It’s time to listen deeply to Indigenous people of this province.
Since time immemorial, Indigenous Peoples throughout the world have practised deep listening and restorative justice in the building of strong, honest relationships. The benefits of this practice cannot be understated.
An innovative upcoming event offers an opportunity for participants to learn about and practice authentic “two-eared listening.”
Two-Eared Listening for Deeper Understanding: Restorative Justice in Newfoundland and Labrador is a gathering that seeks to emphasize the importance of community-led justice and Indigenization in Western governance.
The event will take place from Nov. 18-20 at the Emera Innovation Exchange Conference Centre at Signal Hill Campus, with the added option to attend via Zoom.
‘Authentic Indigenous leadership’
This collaborative event, led by Chief Mi’sel Joe and informed by other Indigenous leaders and elders from throughout the province, offers an immersive experience in restorative justice along with musical performances, shared meals and meaningful keynote addresses.
“This gathering aims to help attendees explore the roots and practices of restorative justice by amplifying the voices of Indigenous Peoples of Newfoundland and Labrador and allowing for authentic Indigenous leadership,” said Dr. Dorothy Vaandering, a non-Indigenous researcher and associate professor, Faculty of Education.
Indigenous elders, Indigenous leaders and various leaders within the provincial Justice, Community and Education departments will speak on the inequities faced by Indigenous Peoples in the province and their insights for living in more just and relational ways.
Speakers include Indigenous Elders Jean Crane, Emma Reelis, Ellen Ford, Calvin White, and Elizabeth Penashue; Indigenous leaders Chief Mi’sel Joe, Chief Brendan Mitchell, and Catherine Fagan; community leader Sheila O’Neill; justice leaders Judge James Igloliorte and Andrew John; education leader Kanani Davis; Premier Andrew Furey; provincial ministers John Hogan, Tom Osborne and Lisa Dempster; and Dr. Florentine Strzelczyk, provost and vice-president (academic) will also be in attendance.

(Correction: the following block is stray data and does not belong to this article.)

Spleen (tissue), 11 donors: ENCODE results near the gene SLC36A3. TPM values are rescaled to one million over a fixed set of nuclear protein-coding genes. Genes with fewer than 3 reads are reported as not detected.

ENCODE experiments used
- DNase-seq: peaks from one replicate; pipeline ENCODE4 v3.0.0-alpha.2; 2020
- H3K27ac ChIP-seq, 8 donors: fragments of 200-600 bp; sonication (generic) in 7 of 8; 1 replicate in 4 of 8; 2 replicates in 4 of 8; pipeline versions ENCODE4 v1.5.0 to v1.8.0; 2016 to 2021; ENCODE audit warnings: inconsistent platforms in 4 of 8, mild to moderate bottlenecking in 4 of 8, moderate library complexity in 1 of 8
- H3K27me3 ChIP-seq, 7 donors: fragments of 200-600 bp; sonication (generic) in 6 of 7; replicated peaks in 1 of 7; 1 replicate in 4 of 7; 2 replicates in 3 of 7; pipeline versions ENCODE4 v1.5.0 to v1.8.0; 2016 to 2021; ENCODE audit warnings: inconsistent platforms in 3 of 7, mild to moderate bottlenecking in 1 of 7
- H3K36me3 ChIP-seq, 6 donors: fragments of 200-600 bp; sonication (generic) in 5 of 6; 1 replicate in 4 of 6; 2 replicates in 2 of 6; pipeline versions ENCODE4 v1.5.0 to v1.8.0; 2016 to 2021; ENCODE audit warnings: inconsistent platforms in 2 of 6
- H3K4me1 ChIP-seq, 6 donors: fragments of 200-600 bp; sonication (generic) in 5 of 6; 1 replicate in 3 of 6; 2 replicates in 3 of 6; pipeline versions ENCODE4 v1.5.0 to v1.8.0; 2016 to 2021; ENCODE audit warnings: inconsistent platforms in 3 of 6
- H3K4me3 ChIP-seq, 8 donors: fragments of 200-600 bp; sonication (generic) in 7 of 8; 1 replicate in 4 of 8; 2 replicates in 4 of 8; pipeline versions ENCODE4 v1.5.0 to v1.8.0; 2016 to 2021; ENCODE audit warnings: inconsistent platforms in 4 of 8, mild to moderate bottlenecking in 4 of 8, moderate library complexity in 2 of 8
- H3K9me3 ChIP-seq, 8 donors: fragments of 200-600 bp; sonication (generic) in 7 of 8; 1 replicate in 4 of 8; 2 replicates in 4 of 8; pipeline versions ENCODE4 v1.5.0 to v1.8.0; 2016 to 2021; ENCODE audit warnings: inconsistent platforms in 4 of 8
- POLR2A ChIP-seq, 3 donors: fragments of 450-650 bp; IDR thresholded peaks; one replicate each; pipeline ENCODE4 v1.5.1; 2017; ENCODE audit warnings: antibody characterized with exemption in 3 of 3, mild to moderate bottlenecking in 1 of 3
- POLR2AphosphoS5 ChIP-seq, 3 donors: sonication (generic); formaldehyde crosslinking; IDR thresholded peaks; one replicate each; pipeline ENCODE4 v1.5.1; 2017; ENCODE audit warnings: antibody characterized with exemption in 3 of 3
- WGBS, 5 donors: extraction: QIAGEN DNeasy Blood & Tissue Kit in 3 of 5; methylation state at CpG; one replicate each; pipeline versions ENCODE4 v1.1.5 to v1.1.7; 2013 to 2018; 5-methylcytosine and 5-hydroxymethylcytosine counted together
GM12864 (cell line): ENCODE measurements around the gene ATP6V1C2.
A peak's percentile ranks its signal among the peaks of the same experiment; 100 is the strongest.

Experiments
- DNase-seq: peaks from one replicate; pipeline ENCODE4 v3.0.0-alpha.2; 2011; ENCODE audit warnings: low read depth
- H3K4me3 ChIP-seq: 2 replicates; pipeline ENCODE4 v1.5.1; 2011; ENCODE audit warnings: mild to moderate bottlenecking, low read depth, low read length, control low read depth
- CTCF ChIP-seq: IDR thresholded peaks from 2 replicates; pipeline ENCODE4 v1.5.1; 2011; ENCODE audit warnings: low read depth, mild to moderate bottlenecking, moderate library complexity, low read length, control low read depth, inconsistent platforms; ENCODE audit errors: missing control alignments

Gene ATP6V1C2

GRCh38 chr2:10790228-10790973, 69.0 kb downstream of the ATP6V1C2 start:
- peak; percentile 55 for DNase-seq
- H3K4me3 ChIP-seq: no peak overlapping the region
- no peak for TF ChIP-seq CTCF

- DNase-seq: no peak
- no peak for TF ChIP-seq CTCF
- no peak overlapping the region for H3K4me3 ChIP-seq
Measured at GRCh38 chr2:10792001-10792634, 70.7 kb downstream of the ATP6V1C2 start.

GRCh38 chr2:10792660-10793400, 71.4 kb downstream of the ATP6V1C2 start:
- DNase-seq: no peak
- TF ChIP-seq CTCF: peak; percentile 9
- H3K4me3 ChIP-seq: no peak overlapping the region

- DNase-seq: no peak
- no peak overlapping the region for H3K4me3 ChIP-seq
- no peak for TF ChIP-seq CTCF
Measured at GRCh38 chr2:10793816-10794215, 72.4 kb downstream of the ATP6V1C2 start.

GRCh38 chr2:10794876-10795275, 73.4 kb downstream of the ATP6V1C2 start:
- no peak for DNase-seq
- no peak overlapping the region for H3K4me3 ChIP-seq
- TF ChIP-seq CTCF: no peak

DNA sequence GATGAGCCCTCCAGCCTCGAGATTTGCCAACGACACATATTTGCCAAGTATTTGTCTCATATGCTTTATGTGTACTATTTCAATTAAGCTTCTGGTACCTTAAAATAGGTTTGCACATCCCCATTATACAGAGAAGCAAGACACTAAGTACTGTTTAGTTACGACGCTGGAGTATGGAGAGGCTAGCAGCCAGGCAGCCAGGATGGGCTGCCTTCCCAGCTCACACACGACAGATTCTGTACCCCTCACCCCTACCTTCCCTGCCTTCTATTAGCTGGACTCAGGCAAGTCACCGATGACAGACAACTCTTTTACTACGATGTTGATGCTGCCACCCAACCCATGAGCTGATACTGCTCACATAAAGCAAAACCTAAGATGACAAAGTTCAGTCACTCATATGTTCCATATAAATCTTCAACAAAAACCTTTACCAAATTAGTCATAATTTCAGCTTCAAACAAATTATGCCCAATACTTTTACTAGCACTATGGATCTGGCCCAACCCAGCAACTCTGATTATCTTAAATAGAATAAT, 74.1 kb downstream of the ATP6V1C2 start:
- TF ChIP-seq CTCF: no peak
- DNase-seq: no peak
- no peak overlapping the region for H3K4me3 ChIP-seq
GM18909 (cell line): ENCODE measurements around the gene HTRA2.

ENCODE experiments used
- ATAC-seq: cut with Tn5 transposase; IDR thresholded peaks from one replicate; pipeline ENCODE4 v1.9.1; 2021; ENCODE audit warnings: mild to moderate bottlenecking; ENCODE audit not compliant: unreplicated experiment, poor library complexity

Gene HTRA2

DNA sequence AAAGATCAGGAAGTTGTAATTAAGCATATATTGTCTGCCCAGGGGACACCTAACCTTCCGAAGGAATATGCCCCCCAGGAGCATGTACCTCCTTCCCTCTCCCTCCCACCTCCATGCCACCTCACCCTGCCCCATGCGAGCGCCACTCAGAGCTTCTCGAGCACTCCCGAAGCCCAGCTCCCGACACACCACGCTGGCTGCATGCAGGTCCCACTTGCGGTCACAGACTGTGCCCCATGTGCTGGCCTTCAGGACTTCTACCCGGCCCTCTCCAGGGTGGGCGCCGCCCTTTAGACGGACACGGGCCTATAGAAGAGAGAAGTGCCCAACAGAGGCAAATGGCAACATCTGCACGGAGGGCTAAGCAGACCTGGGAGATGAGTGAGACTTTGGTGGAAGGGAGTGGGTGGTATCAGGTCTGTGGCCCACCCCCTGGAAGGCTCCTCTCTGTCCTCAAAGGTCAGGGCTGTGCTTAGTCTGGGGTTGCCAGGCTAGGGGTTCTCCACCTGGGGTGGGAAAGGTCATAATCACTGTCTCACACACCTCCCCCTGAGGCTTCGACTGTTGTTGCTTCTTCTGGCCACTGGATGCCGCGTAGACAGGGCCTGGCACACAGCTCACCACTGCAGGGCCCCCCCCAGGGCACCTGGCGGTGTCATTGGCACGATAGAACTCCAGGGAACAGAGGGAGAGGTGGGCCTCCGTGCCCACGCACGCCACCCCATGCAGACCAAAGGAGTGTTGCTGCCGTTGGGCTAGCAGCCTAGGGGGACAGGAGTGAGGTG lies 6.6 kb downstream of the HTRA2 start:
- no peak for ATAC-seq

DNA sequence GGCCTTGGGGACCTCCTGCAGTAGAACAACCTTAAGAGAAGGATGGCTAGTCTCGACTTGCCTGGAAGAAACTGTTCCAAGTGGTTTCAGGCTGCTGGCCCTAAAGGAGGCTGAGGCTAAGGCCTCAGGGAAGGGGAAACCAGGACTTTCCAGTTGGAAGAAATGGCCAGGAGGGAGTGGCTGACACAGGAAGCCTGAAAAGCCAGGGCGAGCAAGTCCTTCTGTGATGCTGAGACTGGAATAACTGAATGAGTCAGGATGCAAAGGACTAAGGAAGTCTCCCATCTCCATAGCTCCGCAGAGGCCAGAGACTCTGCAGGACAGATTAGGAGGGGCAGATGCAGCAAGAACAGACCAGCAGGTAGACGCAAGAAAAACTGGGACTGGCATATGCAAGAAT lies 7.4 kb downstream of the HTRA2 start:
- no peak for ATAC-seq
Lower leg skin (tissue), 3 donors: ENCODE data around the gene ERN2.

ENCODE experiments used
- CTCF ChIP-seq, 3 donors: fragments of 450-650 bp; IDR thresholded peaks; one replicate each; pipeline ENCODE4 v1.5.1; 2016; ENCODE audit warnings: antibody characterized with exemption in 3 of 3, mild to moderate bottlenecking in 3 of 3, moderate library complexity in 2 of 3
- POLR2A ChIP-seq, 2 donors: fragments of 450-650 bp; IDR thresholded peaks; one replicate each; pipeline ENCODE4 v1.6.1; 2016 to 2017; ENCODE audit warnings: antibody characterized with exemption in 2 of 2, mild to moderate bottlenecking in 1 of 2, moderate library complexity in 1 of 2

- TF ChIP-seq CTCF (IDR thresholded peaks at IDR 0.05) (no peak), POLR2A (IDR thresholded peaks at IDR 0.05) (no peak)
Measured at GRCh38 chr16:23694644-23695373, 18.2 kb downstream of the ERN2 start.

The restorative justice movement is steeped in teachings and traditions from Indigenous peoples of North America and beyond.
Restorative justice advocates challenge themselves to focus on interconnectedness and deep listening as foundational to the practice of restorative justice.
“This [approach] is critical as we need to understand that restorative justice begins by nurturing the capacity of people to engage with one another and their environment in a manner that supports and respects the inherent dignity and worth of all,” said Dr. Vaandering.
Traditional Indigenous knowledge passed down by elders teaches that we all have two ears and one mouth so that people listen twice as much as they talk.
Saqamaw Mi’sel Joe explains this as “participants listening deeply with the intention of learning and understanding. Deep listening requires the listener to receive new information through an open mind and to suspend judgment with an open heart.”
Two-eared listening is integral to the practice of restorative justice that has been and continues to be central to a way of life in many Indigenous groups throughout the world. It must become integral to the Western perspective of restorative justice going forward.
This gathering is an opportunity to learn and practise this deep listening.
In so doing, the goal is to bring Newfoundland and Labrador closer to meeting the Truth and Reconciliation Commission recommendations 27, 28, 31, 42, 60, 61 (i-iv), 62 (i-iv) and 63 (i-iv).
Led by Chief Mi’sel Joe of the Miawpukek First Nation and informed by a committee of Indigenous advisors, Two-Eared Listening: Restorative Justice in Newfoundland and Labrador is a collaborative effort between Miawpukek First Nation, Relationships First – Restorative Justice Consortium and Memorial University.
Co-applicants include Drs. Dorothy Vaandering, Suliamon Giwa, Rosemary Ricciardelli, Sylvia Moore and Joelle Rodway.
“By working together and listening with two-ears, an opportunity for Newfoundland and Labrador has been created that is fundamentally rooted in Indigenous pedagogy and leadership crucial to Indigenizing modern governance that could lead us all closer to true reconciliation and healing,” said Dr. Vaandering.